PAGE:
The Great Debate: Maps in Fantasy

Wonderful food for thought about including a map to go with your fantasy novel… ❤

Nicholas C. Rossis

When working on Pearseus, I decided to include a map. In fact, I ended up drawing at least three versions, then buying Cartographer and doing another three versions there. Then, I realized a lot of people hate maps in books. A recent post by A.J. O’Conell of Bookriot explains why.

From the blog of Nicholas C. Rossis, author of science fiction, the Pearseus epic fantasy series and children's books

I Hate Maps

When epic fantasy N.K. Jemisin released her latest novel, The Fifth Season, she posted the – admittedly beautiful – map from her novel on her blog.  What’s unusual about this is that Jemisin is one of a handful of authors who have been vocal about their distaste for maps in high fantasy.

So, why aren’t some fantasy authors fans of maps? Three reasons are usually cited:

  • Maps on the fly-leaf are cliché; every author from J.R.R. Tolkien to George R. R. Martin seems to have one.
  • Sometimes being able to see every major location in a world

View original post 418 more words

About Colleen Chesebro

Colleen M. Chesebro is a writer of cross-genre fiction, poetry, and creative nonfiction. Her debut novel, a YA fantasy series called, “The Heart Stone Chronicles - The Swamp Fairy,” was published January 2017. The book reveals the story of Abby Forrester, a 14-year-old orphaned girl who is entrusted with saving a community of fairy nymphs from certain ecological destruction. Along the way, Abby learns about friendship, love, and what it means to actually belong to a family. Colleen’s writing explores ecological situations in the multicultural world of today. She combines real-life historical events into her writing to create experiences that will continue in the hearts and heads of her readers. A veteran of the United States Air Force, Colleen is also a retired bookkeeper. She has an Associates Degree in Business Administration, and another Associates Degree in the Arts, which she uses to combine her love of writing with her passion for all things creative. When she is not writing, Colleen enjoys spending time with her husband, dogs, children, and grandchildren. When time permits, she also loves gardening, cooking, and crocheting old fashioned doilies into works of artistry. She lives in the United States with her husband and her two Pomeranians, Sugar, and Spice. You can learn more about Colleen and her writing on her website colleenchesebro.com.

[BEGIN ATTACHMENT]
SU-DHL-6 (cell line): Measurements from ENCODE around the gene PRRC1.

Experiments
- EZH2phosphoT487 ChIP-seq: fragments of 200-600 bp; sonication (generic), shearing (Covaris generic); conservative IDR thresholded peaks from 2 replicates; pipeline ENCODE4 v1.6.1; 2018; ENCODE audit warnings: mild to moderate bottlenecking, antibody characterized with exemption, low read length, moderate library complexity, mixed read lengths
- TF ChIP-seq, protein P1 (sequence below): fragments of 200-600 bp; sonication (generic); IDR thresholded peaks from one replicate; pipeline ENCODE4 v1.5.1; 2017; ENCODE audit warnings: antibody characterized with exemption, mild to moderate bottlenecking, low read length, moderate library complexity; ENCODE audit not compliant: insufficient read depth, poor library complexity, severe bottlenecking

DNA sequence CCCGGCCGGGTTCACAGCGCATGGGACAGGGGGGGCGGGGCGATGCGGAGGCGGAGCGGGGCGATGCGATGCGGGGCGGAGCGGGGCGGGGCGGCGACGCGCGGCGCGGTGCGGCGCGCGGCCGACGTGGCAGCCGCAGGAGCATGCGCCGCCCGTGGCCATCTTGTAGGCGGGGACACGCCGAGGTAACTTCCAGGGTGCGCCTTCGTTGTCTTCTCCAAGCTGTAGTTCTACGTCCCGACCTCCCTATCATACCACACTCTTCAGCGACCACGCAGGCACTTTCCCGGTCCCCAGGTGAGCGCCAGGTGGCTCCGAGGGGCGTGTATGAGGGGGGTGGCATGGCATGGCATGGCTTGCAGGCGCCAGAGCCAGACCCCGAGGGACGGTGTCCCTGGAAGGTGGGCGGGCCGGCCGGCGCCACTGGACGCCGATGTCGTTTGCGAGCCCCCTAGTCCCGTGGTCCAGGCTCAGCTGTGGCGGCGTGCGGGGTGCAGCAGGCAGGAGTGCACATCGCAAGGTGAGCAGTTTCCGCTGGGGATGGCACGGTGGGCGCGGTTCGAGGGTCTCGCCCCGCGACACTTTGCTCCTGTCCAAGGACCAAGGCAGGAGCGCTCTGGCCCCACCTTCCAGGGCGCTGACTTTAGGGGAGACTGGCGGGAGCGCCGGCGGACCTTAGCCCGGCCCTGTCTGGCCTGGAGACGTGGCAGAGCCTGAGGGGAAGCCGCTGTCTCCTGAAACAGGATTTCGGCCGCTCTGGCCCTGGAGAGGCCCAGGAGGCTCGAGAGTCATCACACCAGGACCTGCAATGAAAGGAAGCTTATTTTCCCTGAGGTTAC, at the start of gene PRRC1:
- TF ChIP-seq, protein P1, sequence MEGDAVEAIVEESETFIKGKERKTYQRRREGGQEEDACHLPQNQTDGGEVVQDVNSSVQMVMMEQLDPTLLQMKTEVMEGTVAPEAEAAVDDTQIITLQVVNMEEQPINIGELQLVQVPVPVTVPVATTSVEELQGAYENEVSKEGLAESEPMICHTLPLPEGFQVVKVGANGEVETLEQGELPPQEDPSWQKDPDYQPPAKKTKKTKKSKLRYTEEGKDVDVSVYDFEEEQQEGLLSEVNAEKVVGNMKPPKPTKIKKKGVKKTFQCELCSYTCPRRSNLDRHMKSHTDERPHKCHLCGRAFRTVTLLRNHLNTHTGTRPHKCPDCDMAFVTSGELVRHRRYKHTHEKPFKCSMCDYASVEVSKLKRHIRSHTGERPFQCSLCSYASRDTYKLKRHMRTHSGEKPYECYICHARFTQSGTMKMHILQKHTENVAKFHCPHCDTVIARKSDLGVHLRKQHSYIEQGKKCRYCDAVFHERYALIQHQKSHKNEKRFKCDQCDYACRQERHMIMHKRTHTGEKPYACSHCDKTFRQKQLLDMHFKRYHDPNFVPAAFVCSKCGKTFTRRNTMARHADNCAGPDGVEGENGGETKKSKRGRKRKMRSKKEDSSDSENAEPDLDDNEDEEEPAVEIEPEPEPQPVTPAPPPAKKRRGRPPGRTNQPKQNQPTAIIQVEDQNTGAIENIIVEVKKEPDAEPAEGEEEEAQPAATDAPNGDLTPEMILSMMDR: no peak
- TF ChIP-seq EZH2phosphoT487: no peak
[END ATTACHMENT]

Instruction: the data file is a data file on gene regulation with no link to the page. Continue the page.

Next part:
10 Responses

  1. Maps in fantasy? For me, an essential. But I understand some reservations when those maps illustrate worlds that couldn’t possibly exist geologically. For my fantasy trilogy, A Seared Sky, I selected an area of the Earth and then modified it and attached my own invented features and names to fit the story. I feel lost when following some fantasies without maps. And I included maps in mine to help readers share more thoroughly in the adventures.
    The argument against maps must be set beside the simple fact that non-fantasy requires no maps because readers either know where places on Earth are located, or can access an atlas easily to find out. This facility isn’t available for fantasy worlds, unless the author provides it.

    Liked by 1 person

          1. Actually, I don’t plot: I’m a pantster. But my fantasy trilogy has over 100 named characters and there are three stories intertwined in each of the books, with events going on in different lands. The only way I could keep track of where everyone was at any one time was to create a comprehensive spreadsheet as a timeline, with each cell describing each character’s location and action on each day of the story. That was a work in itself! But I’d have floundered without it.

            Liked by 1 person

Share your thoughts with me. I'm listening...

Please log in using one of these methods to post your comment:

WordPress.com Logo

You are commenting using your WordPress.com account. Log Out / Change )

Twitter picture

You are commenting using your Twitter account. Log Out / Change )

Facebook photo

You are commenting using your Facebook account. Log Out / Change )

Google+ photo

You are commenting using your Google+ account. Log Out / Change )

Connecting to %s